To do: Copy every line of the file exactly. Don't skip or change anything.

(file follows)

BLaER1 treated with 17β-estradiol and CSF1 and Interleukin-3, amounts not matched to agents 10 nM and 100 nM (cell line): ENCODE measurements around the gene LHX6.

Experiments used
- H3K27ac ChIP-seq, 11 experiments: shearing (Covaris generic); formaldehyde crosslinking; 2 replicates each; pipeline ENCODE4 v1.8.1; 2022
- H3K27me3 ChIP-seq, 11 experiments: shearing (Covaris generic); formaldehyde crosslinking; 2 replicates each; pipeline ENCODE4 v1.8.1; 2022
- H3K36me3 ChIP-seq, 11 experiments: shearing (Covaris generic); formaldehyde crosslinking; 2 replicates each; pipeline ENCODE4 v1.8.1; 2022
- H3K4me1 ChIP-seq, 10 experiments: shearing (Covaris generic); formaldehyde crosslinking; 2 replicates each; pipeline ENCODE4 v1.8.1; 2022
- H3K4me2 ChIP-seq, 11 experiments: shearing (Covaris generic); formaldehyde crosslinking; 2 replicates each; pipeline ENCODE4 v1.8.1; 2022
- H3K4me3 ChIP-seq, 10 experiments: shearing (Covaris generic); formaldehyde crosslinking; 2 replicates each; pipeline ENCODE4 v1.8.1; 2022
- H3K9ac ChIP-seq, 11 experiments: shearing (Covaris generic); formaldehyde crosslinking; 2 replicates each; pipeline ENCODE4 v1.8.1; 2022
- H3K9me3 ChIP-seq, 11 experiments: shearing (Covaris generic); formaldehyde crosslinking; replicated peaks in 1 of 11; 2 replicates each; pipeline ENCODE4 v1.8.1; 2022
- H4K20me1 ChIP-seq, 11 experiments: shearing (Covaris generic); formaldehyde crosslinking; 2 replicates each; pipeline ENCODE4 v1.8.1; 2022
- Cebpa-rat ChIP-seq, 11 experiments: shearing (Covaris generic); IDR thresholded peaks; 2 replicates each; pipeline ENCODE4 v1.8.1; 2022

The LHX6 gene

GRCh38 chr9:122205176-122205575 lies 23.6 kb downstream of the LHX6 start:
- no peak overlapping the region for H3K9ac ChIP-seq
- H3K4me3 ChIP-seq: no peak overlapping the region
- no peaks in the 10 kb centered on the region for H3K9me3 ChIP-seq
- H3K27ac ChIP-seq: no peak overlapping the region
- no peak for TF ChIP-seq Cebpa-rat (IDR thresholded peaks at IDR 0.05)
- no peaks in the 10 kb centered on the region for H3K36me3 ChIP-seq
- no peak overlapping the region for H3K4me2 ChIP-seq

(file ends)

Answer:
BLaER1 treated with 17β-estradiol and CSF1 and Interleukin-3, amounts not matched to agents 10 nM and 100 nM (cell line): ENCODE measurements around the gene LHX6.

Experiments used
- H3K27ac ChIP-seq, 11 experiments: shearing (Covaris generic); formaldehyde crosslinking; 2 replicates each; pipeline ENCODE4 v1.8.1; 2022
- H3K27me3 ChIP-seq, 11 experiments: shearing (Covaris generic); formaldehyde crosslinking; 2 replicates each; pipeline ENCODE4 v1.8.1; 2022
- H3K36me3 ChIP-seq, 11 experiments: shearing (Covaris generic); formaldehyde crosslinking; 2 replicates each; pipeline ENCODE4 v1.8.1; 2022
- H3K4me1 ChIP-seq, 10 experiments: shearing (Covaris generic); formaldehyde crosslinking; 2 replicates each; pipeline ENCODE4 v1.8.1; 2022
- H3K4me2 ChIP-seq, 11 experiments: shearing (Covaris generic); formaldehyde crosslinking; 2 replicates each; pipeline ENCODE4 v1.8.1; 2022
- H3K4me3 ChIP-seq, 10 experiments: shearing (Covaris generic); formaldehyde crosslinking; 2 replicates each; pipeline ENCODE4 v1.8.1; 2022
- H3K9ac ChIP-seq, 11 experiments: shearing (Covaris generic); formaldehyde crosslinking; 2 replicates each; pipeline ENCODE4 v1.8.1; 2022
- H3K9me3 ChIP-seq, 11 experiments: shearing (Covaris generic); formaldehyde crosslinking; replicated peaks in 1 of 11; 2 replicates each; pipeline ENCODE4 v1.8.1; 2022
- H4K20me1 ChIP-seq, 11 experiments: shearing (Covaris generic); formaldehyde crosslinking; 2 replicates each; pipeline ENCODE4 v1.8.1; 2022
- Cebpa-rat ChIP-seq, 11 experiments: shearing (Covaris generic); IDR thresholded peaks; 2 replicates each; pipeline ENCODE4 v1.8.1; 2022

The LHX6 gene

GRCh38 chr9:122205176-122205575 lies 23.6 kb downstream of the LHX6 start:
- no peak overlapping the region for H3K9ac ChIP-seq
- H3K4me3 ChIP-seq: no peak overlapping the region
- no peaks in the 10 kb centered on the region for H3K9me3 ChIP-seq
- H3K27ac ChIP-seq: no peak overlapping the region
- no peak for TF ChIP-seq Cebpa-rat (IDR thresholded peaks at IDR 0.05)
- no peaks in the 10 kb centered on the region for H3K36me3 ChIP-seq
- no peak overlapping the region for H3K4me2 ChIP-seq